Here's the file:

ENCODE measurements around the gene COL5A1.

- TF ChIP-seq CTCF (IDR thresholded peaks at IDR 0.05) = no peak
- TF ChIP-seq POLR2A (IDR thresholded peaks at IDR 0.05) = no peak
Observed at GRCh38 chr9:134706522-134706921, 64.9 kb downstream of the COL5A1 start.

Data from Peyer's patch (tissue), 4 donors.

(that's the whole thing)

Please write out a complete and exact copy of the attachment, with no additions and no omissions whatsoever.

ENCODE measurements around the gene COL5A1.

- TF ChIP-seq CTCF (IDR thresholded peaks at IDR 0.05) = no peak
- TF ChIP-seq POLR2A (IDR thresholded peaks at IDR 0.05) = no peak
Observed at GRCh38 chr9:134706522-134706921, 64.9 kb downstream of the COL5A1 start.

Data from Peyer's patch (tissue), 4 donors.